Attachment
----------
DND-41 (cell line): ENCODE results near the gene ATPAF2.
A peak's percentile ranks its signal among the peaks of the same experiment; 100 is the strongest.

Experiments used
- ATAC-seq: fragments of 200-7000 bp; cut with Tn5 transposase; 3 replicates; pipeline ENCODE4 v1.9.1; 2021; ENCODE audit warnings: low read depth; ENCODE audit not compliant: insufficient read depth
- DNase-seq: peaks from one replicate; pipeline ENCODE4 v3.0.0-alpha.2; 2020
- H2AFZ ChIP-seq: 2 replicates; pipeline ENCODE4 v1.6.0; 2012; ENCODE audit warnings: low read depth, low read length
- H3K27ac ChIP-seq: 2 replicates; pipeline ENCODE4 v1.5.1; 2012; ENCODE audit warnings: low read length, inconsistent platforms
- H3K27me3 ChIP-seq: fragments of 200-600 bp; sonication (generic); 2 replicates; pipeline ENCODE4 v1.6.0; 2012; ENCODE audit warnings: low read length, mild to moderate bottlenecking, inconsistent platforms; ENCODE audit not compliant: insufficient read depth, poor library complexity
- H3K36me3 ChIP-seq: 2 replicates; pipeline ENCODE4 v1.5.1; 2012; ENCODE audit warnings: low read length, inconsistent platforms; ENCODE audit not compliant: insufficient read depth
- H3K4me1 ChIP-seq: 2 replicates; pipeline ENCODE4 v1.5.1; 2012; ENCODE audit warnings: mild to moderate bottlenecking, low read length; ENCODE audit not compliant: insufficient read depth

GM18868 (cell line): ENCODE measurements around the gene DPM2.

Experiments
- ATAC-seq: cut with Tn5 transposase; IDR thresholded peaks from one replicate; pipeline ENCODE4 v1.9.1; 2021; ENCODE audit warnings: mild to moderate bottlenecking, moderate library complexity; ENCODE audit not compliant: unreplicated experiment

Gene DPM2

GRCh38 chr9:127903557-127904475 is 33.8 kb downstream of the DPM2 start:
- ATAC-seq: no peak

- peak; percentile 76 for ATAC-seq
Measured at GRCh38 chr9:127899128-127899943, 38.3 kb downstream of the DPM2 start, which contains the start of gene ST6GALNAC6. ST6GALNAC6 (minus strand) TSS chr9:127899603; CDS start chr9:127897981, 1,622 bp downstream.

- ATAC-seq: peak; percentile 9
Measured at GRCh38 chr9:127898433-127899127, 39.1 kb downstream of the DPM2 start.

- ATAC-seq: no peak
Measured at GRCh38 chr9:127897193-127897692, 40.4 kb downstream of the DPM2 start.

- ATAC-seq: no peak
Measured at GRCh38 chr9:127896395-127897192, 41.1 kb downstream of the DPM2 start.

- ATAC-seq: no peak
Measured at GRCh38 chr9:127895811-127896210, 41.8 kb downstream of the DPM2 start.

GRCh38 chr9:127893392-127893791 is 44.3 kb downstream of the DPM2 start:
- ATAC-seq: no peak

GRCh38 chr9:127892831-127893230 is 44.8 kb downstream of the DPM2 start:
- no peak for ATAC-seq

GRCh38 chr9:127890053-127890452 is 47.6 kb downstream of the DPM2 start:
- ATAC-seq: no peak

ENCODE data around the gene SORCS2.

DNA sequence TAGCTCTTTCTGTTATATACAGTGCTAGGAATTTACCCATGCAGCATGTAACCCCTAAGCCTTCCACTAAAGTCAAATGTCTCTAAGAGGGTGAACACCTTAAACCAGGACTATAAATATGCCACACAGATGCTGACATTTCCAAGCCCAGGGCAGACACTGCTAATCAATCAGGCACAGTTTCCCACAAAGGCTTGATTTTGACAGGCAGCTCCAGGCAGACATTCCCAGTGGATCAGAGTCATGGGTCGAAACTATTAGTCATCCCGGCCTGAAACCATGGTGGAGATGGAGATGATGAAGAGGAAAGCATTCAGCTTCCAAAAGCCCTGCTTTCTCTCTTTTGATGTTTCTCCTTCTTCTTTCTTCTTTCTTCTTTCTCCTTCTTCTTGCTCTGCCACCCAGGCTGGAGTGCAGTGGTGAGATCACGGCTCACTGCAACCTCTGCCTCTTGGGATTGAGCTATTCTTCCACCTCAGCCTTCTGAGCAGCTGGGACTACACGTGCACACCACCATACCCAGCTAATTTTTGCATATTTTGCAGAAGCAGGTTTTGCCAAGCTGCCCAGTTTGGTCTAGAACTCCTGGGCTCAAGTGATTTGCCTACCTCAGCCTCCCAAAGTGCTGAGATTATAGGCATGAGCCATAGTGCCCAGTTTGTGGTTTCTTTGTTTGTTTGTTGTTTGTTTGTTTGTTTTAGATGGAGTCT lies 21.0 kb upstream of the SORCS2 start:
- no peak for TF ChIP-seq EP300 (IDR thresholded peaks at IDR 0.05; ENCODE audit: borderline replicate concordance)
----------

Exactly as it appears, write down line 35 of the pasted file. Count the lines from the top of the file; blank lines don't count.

- no peak for TF ChIP-seq EP300 (IDR thresholded peaks at IDR 0.05; ENCODE audit: borderline replicate concordance)